Crafting Your Future

A career in craft is diverse, challenging, 102-400 exam innovative, creative and fulfilling. Are you interested in learning more about a career in craft & design? Here you will find information about career paths and where to train to become a craftsperson or designer.   Also visit Second Level Resources for more information on careers in craft & design.

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Anna Vahey



Having worked as a fashion designer for several years in Europe and Asia, I found that designing alone in large companies was somewhat boring, generic and very much commercialised. This is why I set up my own business. I have been working professionally as a designer for the past 6 years and practicing as a crafts-person for the past year and a half.

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Logan McLain

Textile Artist


I returned to college to do an MA and up-skill in my chosen discipline. I make textile-based art pieces and embroidered t-shirts & hoodies. The most rewarding aspect of the work is it’s variety. I sell work in galleries, from my website and even in the pub!

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Derek Wilson

Ceramic Artist


My involvement with the craft sector has evolved because of the way I have chosen to articulate my ideas. I graduated in 1999 from the University of Ulster, and then from 2002 to 2003 trained at the Design & Crafts Council of Ireland’s Ceramic Design Skills Course, Kilkenny. I then worked as an apprentice for various potteries throughout Ireland.

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Karen Morgan


Breaking out prof image_2_4

I went to Limerick School of Art & Design, (LIT), for three years and got my Diploma in Ceramic Product Design and then went on to train in the Design & Crafts Council of Ireland’s Ceramics Skills and Design Course for two years. My market is middle to high-end. I make a range of functional and sculptural ceramics in porcelain.

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Stevan Hartung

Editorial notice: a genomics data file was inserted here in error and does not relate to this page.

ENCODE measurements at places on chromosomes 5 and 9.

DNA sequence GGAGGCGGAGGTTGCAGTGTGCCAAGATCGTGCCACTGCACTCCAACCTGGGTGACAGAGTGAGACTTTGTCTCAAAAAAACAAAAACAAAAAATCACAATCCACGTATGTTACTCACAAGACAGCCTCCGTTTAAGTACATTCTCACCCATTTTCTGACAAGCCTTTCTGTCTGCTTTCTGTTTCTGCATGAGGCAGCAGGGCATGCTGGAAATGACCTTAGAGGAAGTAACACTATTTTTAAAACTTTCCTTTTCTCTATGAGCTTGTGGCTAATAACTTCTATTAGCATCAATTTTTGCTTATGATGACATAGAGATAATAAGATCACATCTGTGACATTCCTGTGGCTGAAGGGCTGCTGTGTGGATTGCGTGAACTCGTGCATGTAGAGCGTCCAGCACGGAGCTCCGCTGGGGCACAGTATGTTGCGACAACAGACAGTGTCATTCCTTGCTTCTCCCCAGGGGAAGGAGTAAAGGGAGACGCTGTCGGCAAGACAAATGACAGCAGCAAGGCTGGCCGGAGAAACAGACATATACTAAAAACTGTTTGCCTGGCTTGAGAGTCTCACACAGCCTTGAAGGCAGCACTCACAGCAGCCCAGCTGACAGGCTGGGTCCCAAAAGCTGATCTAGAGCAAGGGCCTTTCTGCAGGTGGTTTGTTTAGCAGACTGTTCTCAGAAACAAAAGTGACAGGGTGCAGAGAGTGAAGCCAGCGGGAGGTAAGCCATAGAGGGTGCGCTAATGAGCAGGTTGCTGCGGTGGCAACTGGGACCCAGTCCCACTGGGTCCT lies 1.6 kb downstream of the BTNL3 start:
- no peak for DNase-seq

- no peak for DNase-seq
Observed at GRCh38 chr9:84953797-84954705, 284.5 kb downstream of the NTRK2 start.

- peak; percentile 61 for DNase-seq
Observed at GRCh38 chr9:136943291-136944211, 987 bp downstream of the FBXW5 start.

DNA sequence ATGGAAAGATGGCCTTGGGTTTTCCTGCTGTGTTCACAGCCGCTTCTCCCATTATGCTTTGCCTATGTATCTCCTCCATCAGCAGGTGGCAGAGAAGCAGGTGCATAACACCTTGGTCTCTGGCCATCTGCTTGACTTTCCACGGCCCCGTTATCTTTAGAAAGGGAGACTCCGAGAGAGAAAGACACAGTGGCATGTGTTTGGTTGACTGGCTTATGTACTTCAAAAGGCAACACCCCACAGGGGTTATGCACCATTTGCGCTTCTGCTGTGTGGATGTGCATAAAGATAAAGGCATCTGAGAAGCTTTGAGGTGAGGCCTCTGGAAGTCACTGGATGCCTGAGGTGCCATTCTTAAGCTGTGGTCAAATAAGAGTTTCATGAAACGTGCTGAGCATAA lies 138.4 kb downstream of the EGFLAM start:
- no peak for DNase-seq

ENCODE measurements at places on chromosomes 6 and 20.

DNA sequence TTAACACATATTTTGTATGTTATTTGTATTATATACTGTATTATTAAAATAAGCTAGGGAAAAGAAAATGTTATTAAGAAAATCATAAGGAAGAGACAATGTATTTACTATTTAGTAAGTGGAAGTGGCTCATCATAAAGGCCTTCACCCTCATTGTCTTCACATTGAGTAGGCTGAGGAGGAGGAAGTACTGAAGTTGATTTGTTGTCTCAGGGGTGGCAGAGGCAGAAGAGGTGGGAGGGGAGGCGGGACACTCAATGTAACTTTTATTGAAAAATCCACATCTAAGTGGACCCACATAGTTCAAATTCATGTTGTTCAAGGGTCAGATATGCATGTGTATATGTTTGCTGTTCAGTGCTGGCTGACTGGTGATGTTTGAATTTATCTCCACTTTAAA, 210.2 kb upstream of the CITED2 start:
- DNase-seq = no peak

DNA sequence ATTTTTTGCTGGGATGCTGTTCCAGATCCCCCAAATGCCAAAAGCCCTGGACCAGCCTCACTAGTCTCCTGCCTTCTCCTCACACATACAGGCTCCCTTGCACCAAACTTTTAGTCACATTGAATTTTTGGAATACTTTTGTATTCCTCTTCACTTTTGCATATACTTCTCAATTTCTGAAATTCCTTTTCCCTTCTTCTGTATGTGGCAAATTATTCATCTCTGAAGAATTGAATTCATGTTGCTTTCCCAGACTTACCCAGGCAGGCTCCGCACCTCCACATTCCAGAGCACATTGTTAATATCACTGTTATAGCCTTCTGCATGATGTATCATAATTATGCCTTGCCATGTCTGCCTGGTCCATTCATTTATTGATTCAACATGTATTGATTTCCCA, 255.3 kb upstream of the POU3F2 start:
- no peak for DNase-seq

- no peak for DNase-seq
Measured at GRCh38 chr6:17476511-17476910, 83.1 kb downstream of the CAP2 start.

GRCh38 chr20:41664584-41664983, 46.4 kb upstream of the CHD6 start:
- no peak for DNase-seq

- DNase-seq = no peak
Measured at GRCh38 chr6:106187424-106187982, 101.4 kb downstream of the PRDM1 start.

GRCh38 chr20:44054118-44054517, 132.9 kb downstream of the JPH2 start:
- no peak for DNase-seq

Furniture Designer


I spent four years in the National College of Art and Design, where I studied Industrial Design. I primarily make one off pieces of furniture by commission or for sale through gallery outlets. I also do a certain amount of work through architects. I love to work with beautiful materials, I find it inspiring that there is never an end to learning new skills.

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Glenn Lucas



Woodturning started as a hobby when I was at school age 16. My markets are wholesale, retail and art markets. I make gift-ware for high-end retail outlets: salad bowls and platters. I like to create something new from raw materials. I have always enjoyed working with my hands.

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Karen Donnellan

Glass Artist


I studied at the National College of Art & Design, Dublin for four years. I am always learning new skills and techniques from making and developing my own work and from watching other craftspeople. My main objective is to create energetic work which is therapeutic for the viewer.

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Michael Ray

Glass Artist

velvet glass vessel

I always made things as a child and it seemed natural for me to continue making things to earn a living. My market extends from galleries to private, corporate and public commissions. I make glass vessels as functional items and sculptural objects, glass tiles, panels, shelving and lights.

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Michael Budd


aurora borealis detail

I trained with Brian Halpin in Co. Sligo for just under two years. As a small child I was fascinated by blacksmiths. The fact that they made their own tools using the heat of the fire captured my imagination. I enjoy everything from designing the piece to lighting the fire and physically forging the work out.

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Sé O’Donoghue



I didn’t make a conscious decision to enter a craft area as much as a natural progression of wanting to work with creating objects to a high level of quality. I started with a strong interest in design and over time drifted constantly towards a hands-on tangible aspect of working from raw material.

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